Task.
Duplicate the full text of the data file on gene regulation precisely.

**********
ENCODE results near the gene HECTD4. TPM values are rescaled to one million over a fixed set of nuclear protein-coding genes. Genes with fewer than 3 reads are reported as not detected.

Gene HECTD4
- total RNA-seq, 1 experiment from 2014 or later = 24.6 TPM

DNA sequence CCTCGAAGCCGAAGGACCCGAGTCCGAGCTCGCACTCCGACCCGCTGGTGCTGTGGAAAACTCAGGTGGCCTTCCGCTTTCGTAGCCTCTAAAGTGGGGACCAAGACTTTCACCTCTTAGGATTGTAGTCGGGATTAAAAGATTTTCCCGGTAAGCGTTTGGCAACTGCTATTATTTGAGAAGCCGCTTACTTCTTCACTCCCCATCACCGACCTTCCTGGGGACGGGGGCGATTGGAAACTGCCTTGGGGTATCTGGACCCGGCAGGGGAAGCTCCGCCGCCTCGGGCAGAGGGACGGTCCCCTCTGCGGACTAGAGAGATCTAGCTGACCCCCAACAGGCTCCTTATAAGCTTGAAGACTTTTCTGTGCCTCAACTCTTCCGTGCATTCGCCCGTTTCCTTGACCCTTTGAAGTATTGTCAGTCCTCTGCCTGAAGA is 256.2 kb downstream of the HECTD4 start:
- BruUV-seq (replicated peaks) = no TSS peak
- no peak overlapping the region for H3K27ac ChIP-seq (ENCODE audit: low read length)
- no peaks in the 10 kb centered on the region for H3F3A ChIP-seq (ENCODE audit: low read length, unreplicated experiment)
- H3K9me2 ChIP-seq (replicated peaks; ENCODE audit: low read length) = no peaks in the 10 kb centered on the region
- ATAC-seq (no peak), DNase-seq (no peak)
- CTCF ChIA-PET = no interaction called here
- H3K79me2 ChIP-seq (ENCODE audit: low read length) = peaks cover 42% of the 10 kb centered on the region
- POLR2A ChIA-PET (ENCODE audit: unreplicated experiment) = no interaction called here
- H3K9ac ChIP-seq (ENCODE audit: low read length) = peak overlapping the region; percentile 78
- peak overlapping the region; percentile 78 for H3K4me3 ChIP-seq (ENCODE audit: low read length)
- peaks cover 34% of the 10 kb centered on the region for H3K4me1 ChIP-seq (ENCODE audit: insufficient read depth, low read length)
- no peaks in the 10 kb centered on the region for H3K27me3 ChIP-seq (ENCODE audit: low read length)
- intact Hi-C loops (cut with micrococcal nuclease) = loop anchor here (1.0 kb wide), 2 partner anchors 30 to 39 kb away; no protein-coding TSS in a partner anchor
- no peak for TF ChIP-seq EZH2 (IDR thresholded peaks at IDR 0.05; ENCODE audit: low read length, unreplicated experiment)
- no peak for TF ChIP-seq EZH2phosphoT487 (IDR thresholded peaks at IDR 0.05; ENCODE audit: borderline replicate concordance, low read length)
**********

ENCODE results near the gene HECTD4. TPM values are rescaled to one million over a fixed set of nuclear protein-coding genes. Genes with fewer than 3 reads are reported as not detected.

Gene HECTD4
- total RNA-seq, 1 experiment from 2014 or later = 24.6 TPM

DNA sequence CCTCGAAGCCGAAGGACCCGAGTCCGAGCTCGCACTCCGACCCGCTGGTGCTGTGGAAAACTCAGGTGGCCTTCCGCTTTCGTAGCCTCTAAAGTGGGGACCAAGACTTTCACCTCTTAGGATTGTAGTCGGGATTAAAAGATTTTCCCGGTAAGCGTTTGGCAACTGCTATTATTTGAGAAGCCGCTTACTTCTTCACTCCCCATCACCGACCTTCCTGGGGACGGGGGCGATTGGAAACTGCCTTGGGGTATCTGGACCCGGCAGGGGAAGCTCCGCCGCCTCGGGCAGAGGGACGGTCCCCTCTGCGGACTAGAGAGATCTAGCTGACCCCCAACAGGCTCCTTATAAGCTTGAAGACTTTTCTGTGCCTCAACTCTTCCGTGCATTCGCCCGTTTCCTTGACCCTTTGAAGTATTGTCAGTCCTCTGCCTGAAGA is 256.2 kb downstream of the HECTD4 start:
- BruUV-seq (replicated peaks) = no TSS peak
- no peak overlapping the region for H3K27ac ChIP-seq (ENCODE audit: low read length)
- no peaks in the 10 kb centered on the region for H3F3A ChIP-seq (ENCODE audit: low read length, unreplicated experiment)
- H3K9me2 ChIP-seq (replicated peaks; ENCODE audit: low read length) = no peaks in the 10 kb centered on the region
- ATAC-seq (no peak), DNase-seq (no peak)
- CTCF ChIA-PET = no interaction called here
- H3K79me2 ChIP-seq (ENCODE audit: low read length) = peaks cover 42% of the 10 kb centered on the region
- POLR2A ChIA-PET (ENCODE audit: unreplicated experiment) = no interaction called here
- H3K9ac ChIP-seq (ENCODE audit: low read length) = peak overlapping the region; percentile 78
- peak overlapping the region; percentile 78 for H3K4me3 ChIP-seq (ENCODE audit: low read length)
- peaks cover 34% of the 10 kb centered on the region for H3K4me1 ChIP-seq (ENCODE audit: insufficient read depth, low read length)
- no peaks in the 10 kb centered on the region for H3K27me3 ChIP-seq (ENCODE audit: low read length)
- intact Hi-C loops (cut with micrococcal nuclease) = loop anchor here (1.0 kb wide), 2 partner anchors 30 to 39 kb away; no protein-coding TSS in a partner anchor
- no peak for TF ChIP-seq EZH2 (IDR thresholded peaks at IDR 0.05; ENCODE audit: low read length, unreplicated experiment)
- no peak for TF ChIP-seq EZH2phosphoT487 (IDR thresholded peaks at IDR 0.05; ENCODE audit: borderline replicate concordance, low read length)